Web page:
Homebrewer's portfolio includes high-yielding ETFs and closed-end funds alongside dividend-paying stocks, such as Navios Maritime Partners (NMM), Gabelli Equity Trust (GAB), Prospect Capital Corporation (PSEC), and TAL International Group (TAL). "We are currently reinvesting the dividends since our play account has enough money for a few vacations."
"I'm retired and generate a positive cash flow from high-quality dividend equities [no spend-down]," notes Conserv63, who holds Vanguard High Dividend Yield ETF (VYM) as well as in-the-money calls on Apple and Gilead Sciences.
Meanwhile, KathieL used to own biotechs, but in retirement prefers high-yielding master limited partnerships. "Now that I'm retired, I want my fun money to make money for me. I own a collection of mostly MLPs that bring in a goodly amount of (mostly tax-free) cash. That cash pays for things I might balk at otherwise: a meal at a Michelin-starred restaurant, a case of expensive wine, etc."
No Fun Money for Me, Thanks
Some respondents said that they do not set aside a portion of their money for "fun money" at all. As texasboy explains, "I have no fun money. It's all serious with me."
Retired yogibearbull notes that while the "fun money" days are over, a "core and explore" portfolio strategy still allows for fun. "My explore portion is in options, stocks, stock funds, ETFs, CEFs--enough fun for me."
Retiredgary looks at the whole portfolio as investments, including "growth" holdings. "We've learned we are pretty good investors and pretty lousy speculators. So we'd rather get our fun outside the portfolio from doing and buying things we want and leave the portfolio to be one of just dull old investing."
BillInGA agrees. "None for me. I'm retired so all of my fun money goes for real fun; travel, hobbies, Irish whiskey, scotch, beer, and wine."
"Our 'fun money' went into the purchase of real estate this year ... a smaller retirement house for us with access to all the 'fun' things in the community. While we expect to profit from our real estate investment due to its location, enjoying oneself while one is able is also important for leading a happier life," said seaside1.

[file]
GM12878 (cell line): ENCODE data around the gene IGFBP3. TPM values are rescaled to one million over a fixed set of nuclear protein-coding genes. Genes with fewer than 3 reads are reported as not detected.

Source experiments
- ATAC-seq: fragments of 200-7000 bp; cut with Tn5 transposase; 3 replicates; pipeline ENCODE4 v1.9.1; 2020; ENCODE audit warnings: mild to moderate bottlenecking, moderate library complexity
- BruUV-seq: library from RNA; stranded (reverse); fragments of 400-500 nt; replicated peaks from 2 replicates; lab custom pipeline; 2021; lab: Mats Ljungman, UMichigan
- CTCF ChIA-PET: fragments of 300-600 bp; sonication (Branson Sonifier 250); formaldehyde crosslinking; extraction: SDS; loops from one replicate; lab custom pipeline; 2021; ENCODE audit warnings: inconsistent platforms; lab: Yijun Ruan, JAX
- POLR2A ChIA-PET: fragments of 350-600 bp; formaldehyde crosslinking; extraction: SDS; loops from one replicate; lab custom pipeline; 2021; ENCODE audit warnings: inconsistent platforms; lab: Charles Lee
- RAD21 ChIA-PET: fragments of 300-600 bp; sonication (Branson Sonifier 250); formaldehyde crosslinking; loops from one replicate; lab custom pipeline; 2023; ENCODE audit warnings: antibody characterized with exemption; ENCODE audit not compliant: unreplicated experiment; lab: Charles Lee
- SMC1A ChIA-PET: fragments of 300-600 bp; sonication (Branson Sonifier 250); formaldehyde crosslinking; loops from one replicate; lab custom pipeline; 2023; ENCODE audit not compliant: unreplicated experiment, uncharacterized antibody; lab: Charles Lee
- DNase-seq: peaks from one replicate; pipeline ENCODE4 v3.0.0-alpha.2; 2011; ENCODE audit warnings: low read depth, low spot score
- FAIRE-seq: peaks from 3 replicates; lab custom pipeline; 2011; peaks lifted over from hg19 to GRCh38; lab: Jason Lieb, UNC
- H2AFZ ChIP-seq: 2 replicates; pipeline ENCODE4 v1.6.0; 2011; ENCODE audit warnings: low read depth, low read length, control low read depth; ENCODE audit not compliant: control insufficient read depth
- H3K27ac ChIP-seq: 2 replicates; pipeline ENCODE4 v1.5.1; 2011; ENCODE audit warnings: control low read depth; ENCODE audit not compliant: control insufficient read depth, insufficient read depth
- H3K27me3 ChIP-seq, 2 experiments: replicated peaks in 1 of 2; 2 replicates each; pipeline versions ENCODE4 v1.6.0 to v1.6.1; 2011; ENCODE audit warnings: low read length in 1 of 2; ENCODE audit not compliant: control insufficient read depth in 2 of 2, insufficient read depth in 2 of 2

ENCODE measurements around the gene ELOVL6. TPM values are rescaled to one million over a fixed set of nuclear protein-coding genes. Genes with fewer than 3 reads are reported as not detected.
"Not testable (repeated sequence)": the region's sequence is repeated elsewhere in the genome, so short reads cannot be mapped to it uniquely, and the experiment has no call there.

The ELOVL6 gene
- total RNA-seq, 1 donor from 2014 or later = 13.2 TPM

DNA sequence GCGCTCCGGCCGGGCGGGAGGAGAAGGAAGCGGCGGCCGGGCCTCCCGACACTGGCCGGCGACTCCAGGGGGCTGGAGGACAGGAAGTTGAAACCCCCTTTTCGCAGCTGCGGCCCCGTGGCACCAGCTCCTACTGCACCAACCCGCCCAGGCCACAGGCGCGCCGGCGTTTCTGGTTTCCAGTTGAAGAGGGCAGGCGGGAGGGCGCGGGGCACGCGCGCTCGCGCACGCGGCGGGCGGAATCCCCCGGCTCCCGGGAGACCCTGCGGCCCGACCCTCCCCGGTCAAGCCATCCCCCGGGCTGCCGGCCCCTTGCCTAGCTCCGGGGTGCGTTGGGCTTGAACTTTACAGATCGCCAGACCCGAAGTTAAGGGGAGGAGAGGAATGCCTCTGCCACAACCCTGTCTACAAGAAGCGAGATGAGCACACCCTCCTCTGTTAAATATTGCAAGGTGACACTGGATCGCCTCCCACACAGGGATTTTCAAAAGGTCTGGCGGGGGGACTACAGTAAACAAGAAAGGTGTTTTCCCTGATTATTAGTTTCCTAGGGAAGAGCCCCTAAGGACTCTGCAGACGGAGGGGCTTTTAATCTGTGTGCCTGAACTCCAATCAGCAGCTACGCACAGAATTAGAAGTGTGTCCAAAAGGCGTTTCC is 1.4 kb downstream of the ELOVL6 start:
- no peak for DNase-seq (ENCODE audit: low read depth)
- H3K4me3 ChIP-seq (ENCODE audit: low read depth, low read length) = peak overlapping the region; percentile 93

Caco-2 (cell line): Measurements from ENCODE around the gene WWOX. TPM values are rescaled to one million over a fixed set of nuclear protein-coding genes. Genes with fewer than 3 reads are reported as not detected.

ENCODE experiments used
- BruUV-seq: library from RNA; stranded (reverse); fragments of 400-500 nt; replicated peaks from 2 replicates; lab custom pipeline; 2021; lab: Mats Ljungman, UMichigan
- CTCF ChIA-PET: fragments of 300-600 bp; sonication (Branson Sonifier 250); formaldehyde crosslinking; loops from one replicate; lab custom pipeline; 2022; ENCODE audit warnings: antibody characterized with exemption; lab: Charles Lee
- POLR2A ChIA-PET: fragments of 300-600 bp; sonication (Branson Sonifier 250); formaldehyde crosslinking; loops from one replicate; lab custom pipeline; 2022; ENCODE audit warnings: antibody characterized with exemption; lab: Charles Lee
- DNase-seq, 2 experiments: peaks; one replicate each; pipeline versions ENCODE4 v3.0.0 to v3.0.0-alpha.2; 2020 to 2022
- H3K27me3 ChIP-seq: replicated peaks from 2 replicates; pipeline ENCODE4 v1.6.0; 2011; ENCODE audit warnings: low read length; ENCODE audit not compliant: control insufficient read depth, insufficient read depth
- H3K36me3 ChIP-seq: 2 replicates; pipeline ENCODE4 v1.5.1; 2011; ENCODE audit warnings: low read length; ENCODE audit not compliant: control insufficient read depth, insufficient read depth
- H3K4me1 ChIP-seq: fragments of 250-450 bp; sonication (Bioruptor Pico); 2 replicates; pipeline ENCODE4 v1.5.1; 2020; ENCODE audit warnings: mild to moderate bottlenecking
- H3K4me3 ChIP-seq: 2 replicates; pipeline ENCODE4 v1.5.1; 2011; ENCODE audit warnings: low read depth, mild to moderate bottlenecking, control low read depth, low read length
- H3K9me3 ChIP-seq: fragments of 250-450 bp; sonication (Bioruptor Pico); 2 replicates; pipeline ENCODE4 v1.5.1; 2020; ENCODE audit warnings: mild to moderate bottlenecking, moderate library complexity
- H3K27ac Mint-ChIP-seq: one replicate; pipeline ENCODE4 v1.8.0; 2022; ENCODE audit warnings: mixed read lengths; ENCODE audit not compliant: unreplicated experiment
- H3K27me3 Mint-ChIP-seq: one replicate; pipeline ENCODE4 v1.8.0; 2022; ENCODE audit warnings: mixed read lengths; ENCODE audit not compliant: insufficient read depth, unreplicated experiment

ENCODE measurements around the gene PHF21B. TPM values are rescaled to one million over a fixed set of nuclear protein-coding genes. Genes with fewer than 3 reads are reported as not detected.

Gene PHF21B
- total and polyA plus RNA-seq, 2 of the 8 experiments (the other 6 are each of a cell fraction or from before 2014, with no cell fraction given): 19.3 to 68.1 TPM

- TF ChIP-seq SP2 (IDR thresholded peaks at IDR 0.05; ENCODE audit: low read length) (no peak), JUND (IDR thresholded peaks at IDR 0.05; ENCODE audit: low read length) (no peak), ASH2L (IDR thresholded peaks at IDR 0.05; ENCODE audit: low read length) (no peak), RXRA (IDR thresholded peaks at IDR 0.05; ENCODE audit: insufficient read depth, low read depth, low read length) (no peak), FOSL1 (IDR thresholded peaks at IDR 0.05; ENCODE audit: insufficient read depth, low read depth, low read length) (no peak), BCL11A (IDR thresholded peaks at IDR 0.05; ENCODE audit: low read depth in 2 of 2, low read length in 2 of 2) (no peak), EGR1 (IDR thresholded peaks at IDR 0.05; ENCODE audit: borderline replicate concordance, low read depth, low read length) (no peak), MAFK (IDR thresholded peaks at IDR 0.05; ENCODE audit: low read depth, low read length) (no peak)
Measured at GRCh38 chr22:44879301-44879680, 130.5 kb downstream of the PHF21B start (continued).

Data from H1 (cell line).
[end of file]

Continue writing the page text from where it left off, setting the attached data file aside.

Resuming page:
By contrast, others have fun dialing up the risk in this portion of their portfolio. Many respondents mentioned that they had a penchant for investing in biotechs, including Dogdoc, who said, "[You] never know when the next Celgene (CELG) will come along."
Though the majority of farhorizons' portfolio is invested in "highly diversified index funds," 10% is used to make angel investments into startups or pre-IPO young companies. "It's high-risk, potentially high-reward, and done only with money that I could live with evaporating completely. But it's amazingly fun and twice as mentally invigorating as picking individual public stocks."
Other respondents said they are finding bargains among beaten-down stocks in volatile markets such as China and Greece.
Mwleach discussed a short-term investment iShares China Large-Cap (FXI).
Meanwhile, Number's appetite extended to beaten-down Greek banks: "A few days ago I bought 1,000 shares of National Bank of Greece (NBG). High-risk but potentially big gain if things get better in Greece."
Stockvapors also invests in China on occasion. "I have owned Alibaba (BABA) and Baidu (BIDU). I made money on them, but they were a bit too unpredictable. So now I am in Tencent (TCEHY). It is growing, but more slow and steady. But then if the Chinese economy ramps up again, who knows?"
Karen Wallace does not own (actual or beneficial) shares in any of the securities mentioned above. Find out about Morningstar’s editorial policies.